I'm Sick and Tired of Being Sick and Tired
by Miles A Hood | published Jun. 14th, 2020
IF YOU HAVEN'T BEEN PAYING ATTENTION, LISTEN UP!
Over the weekend of May 30, 2020, the nation rose up. Millions organized and marched to voice our collective frustration with the broken justice system and another killing of an African American at the hands of police officers. Simply put — we are sick and tired of being sick and tired.
George Floyd was killed on May 25, 2020 in Minneapolis, Minn. when police officer Derek Chauvin knelt on his neck for around nine minutes. Video showed Floyd begging the officer to “let him stand” and “I can’t breathe.”
Floyd later died in police custody and over the coming days we saw an uprising across the nation of peaceful protests, rioting and looting. It was all too similar to that of Eric Garner, Freddie Gray, Sandra Bland, Philando Castile and too many others to name. Another unarmed black person dead — another black body lay dead at the hands of those who are supposed to protect and serve.
Right Here in Rochester
Saturday afternoon, May 30 in Rochester, started like any other protest in a number of cities across the nation. There were signs addressing the systemic issues that collectively plagued African Americans; the people were galvanized by speeches from local organizers and across the lines of race, ethnicity and even age — all of Rochester came out in mass to voice our concerns.
"I can't breathe."
We marched from MLK Park to the Public Safety Building on Exchange Boulevard where more speeches, chants and people joined the rally. It was nonviolent and we continued to march from Exchange Boulevard to Washington Square park.
Along the way you could see the officers (some in riot gear) guarding off certain streets, but we would not be stopped. While we marched, we shouted “No Justice. No Peace,” “I can’t breathe” and every time we encountered a blockade, we’d hold our hands up and yell, “Hands up. Don’t Shoot!” Along the way you’d hear cars blasting NWA’s “F*** tha Police,” Kendrick Lamar’s “Alright” and honking in solidarity.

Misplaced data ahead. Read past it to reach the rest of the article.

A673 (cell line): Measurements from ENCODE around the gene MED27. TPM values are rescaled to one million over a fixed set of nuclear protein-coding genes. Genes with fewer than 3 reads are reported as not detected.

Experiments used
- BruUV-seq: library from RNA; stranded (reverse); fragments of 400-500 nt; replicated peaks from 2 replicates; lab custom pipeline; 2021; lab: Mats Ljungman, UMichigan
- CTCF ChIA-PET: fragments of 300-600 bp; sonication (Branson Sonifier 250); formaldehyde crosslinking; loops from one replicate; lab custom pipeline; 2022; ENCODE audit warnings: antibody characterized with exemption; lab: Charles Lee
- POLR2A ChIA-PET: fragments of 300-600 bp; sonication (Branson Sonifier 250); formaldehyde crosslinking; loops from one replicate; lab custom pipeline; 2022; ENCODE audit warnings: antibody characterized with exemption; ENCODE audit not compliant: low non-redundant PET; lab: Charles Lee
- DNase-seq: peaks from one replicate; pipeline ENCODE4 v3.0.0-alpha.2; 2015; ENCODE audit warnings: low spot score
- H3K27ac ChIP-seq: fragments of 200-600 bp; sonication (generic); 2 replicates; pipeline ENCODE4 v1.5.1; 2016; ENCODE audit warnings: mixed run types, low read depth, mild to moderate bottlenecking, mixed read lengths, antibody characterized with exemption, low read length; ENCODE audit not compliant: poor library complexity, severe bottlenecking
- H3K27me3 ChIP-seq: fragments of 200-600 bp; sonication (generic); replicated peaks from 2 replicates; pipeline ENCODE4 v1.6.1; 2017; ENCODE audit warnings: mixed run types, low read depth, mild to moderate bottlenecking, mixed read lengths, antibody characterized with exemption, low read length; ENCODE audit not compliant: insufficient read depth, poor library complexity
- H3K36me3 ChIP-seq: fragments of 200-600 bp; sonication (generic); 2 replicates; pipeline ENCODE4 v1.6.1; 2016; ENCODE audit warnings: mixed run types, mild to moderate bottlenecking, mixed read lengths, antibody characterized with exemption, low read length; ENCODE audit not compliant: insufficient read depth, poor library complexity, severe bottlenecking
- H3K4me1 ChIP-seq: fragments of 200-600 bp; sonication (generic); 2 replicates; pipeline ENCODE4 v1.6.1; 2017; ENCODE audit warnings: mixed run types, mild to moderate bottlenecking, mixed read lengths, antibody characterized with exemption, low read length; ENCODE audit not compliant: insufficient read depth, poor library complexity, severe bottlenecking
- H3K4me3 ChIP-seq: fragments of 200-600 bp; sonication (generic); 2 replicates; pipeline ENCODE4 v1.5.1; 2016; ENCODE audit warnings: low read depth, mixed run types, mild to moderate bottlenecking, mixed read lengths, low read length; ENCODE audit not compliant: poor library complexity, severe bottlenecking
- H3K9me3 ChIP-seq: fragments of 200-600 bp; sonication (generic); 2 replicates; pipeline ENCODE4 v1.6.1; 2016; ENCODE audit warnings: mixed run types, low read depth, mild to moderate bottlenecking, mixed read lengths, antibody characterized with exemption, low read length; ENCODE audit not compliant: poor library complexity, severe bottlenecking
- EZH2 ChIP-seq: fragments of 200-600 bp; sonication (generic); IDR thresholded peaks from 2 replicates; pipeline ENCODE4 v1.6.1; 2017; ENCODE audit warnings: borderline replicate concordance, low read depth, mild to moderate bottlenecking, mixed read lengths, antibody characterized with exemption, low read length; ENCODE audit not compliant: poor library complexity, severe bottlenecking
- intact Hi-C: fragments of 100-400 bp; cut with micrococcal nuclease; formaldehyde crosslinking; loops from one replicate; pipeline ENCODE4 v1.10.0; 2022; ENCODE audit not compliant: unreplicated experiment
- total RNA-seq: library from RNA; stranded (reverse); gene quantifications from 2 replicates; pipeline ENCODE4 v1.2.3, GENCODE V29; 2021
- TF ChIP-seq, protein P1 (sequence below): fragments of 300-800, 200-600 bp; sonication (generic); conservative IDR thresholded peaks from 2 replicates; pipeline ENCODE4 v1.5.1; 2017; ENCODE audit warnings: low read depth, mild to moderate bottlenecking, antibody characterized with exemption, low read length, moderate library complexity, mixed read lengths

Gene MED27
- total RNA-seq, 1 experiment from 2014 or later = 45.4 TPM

Many of the protestors, black and white, raised their fist in harmony with the black community. It was in a word ... beautiful. I had a chance to see people who didn’t look like me back me up and even step in front of me when we approached a blockade.
Being inside of the protest I felt the spirit of the people around me. While shouting, “Hands up, don’t shoot,” I was reminded of every opportunity I may never get to have if I "fit the description.” I’m 22, 6 feet tall and 215 lbs. I'm light skinned, have short black hair and most importantly — I’m African American. I’m a black man in a nation where the justice system and some of its citizens don’t value my life and won’t respect my right to live.
Alongside the passion and anger and I also felt an unease as I saw some anarchist flags. I saw people looking for their opportunity to seize the moment. These imposters are like wolves in sheep’s clothing that marched with us and shouted. I even saw one approach and climb on top of a squad car; he was immediately pulled down and protestors reprimanded him.
This sort of behavior was not tolerated by the mass of people. Others corrected the younger black protestors who wanted to follow the actions of the anarchist groups. One young boy who looked to be around the age of 17 started banging on the hood of a cop car at a blockade on West Broad Street. He was immediately pulled away when an older woman was telling him, “Not this way, this is how you get your brothers killed, not this way.” Witnessing this protection of what we intended to be a nonviolent movement was exceptional and worthy of praise.
It Was Nonviolent, but Then It Became Violent
While eating a late dinner on Saturday, I heard that rioting had started. I checked different Facebook live videos and headed back in to see it for myself. When I arrived, I saw the smoke from a flaming car in the distance and ran towards it to find out what I could see with my own eyes. What I saw, was the tip of the iceberg of the night that unfolded.